The Royal Wedding and the transformation of urban space

4 05 2011
 
By Sarah Muscat

Cheering along with thousands of people from all over the world, the atmosphere in Hyde Park was a celebration of a joyous unity, as the newly wed Will and Kate shared a kiss or two in the Buckingham Palace‘s balcony.

It might have been Prince William’s charm, or the bride’s dress, but for many, the transformation of urban spaces in London to celebrate the Royal Wedding was one good reason to visit the city.

The Union Jack featured wherever one looked, the shop windows decorated for the occasion increasing footfall and lingering even in streets outside the main tourist areas, green spaces were enhanced and events organized everywhere, making every part of the global community involved. The sense of inclusivity, of belonging and sharing; gave rise to various positively activated spaces, binding the local communities.

With all the girls competing to marry Harry, the next wedding might take some time! Maybe we could instead continue to celebrate our own communities more often within urban spaces, cherishing every accomplishment towards a better living for everyone.

Kensington Palace Gardens

 

Shop window decorated for the Royal Wedding

 

Hyde Park during Royal Wedding

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2 responses

28 05 2011
Harvé Dhillon

I am glad to hear that I was not the only one who was in London to witness these once in a lifetime celebrations in the capital! The general aura of the city was amazing, and to add to that the weather was great too! You are right it does not seem so obvious to how the urban spaces can be used in such various ways. It took the Royal Wedding to show a vast urban transformation of spaces. What was interesting to see particularly were streets that were usually dominated by taxis and buses were now filled with people dancing in the street. As long as urban environments are flexible enough to be able to adapt to different uses then it definitely can contribute to a positive change for the public realm when such events take place.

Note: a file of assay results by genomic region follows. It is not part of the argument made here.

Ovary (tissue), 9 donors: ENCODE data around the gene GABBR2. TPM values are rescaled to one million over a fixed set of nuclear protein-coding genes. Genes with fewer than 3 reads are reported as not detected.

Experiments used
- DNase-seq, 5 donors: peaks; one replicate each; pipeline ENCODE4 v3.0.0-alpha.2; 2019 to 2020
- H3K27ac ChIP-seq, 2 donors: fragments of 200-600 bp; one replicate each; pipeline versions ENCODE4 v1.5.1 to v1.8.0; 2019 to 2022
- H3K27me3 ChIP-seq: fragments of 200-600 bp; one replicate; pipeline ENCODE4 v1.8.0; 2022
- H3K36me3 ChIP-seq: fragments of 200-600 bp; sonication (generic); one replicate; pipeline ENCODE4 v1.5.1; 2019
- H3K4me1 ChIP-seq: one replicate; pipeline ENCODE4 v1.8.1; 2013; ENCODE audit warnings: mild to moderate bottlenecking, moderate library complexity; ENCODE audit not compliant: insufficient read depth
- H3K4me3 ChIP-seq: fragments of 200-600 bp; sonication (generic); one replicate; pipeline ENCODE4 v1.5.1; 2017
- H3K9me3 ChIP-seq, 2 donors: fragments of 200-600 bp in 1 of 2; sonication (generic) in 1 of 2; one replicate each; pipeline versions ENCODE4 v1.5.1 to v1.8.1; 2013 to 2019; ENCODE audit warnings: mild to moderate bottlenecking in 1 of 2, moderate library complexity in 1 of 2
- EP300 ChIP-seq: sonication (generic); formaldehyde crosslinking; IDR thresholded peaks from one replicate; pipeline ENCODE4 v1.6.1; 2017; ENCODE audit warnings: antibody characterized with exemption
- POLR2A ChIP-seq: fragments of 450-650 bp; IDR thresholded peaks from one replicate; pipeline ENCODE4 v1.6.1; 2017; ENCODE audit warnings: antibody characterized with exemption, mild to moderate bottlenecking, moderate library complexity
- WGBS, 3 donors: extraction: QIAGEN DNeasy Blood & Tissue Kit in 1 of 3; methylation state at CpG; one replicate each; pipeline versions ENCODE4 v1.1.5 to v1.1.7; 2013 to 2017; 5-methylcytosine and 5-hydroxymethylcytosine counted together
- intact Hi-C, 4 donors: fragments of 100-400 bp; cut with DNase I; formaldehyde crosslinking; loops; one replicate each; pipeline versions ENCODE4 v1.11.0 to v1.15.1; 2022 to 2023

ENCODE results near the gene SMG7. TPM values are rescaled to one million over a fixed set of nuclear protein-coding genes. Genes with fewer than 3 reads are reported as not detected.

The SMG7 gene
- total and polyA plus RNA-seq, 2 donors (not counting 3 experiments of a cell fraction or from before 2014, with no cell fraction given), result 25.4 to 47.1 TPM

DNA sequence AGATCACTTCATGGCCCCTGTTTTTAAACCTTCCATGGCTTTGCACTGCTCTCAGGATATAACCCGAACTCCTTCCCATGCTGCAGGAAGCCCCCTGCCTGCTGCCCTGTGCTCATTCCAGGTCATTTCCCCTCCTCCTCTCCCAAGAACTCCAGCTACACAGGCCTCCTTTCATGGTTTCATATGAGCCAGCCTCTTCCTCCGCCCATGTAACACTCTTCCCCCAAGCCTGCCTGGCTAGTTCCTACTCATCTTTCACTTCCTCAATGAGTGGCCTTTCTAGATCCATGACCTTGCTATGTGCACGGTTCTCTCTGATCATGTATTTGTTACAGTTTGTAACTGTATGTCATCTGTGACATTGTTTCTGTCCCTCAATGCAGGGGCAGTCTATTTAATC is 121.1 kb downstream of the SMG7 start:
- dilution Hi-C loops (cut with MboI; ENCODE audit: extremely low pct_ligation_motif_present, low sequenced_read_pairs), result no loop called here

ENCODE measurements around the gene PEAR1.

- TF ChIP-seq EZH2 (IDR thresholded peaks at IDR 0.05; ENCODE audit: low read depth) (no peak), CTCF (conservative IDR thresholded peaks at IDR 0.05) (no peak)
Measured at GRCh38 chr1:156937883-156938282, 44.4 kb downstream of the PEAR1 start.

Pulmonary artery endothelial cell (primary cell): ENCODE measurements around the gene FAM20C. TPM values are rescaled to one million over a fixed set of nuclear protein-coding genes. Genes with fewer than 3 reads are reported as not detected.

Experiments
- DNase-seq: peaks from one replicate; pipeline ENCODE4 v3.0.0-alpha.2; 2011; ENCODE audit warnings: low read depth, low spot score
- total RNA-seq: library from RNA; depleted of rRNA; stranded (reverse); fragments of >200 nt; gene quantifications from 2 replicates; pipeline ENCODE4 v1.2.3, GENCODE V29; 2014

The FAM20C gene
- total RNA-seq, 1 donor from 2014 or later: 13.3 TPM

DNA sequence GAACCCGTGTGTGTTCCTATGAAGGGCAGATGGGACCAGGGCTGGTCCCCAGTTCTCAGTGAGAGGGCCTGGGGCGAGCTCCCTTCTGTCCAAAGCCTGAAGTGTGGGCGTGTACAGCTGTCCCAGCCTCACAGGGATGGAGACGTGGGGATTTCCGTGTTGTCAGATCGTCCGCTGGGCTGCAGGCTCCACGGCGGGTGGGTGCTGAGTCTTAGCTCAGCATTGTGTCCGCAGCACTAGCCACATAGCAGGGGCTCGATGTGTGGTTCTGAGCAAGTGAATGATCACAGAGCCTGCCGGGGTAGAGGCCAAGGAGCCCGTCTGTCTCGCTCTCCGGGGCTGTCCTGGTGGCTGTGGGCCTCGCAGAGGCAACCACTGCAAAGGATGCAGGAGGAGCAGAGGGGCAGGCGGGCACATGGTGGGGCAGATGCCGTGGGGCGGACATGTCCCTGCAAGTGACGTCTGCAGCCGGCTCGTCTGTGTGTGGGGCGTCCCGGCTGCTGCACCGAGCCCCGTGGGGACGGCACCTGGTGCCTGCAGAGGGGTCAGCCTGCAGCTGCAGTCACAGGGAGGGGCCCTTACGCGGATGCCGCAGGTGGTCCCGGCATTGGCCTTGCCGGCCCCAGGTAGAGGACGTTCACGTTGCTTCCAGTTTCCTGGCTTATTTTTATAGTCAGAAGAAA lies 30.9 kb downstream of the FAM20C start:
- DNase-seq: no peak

1 06 2011
majedasultanhattar

Sarah and Harve, I would like to share more information about the Royal wedding with you: the costs of the wedding was about 80 million pounds, which gave rise to a lot of questions concerning the effect of these costs on the British economy especially in times of the global economic crisis.
However, later on it became public that the entire costs were covered by Buckingham palace, and that the wedding attracted a huge number of tourists which generated revenues for the British economy in the current year.
One billion people worldwide were watching the wedding ceremony of Prince William and Kate via television screens, while huge crowds gathered along the roads of the capital where the couple passed after the completion of the marriage ceremony.
Also what I really found interesting is that according to tradition, the British Royal audience is supposed to give gifts to the newlyweds, but Prince “William” and his wife, “Kate” (Why do you use inverted comas for the names?? I guess you can leave them out as well) asked the audience to donate the money to some charities instead.
Finally, this event refreshed the air of London and of all the United Kingdom, which was badly needed during these economic conditions.

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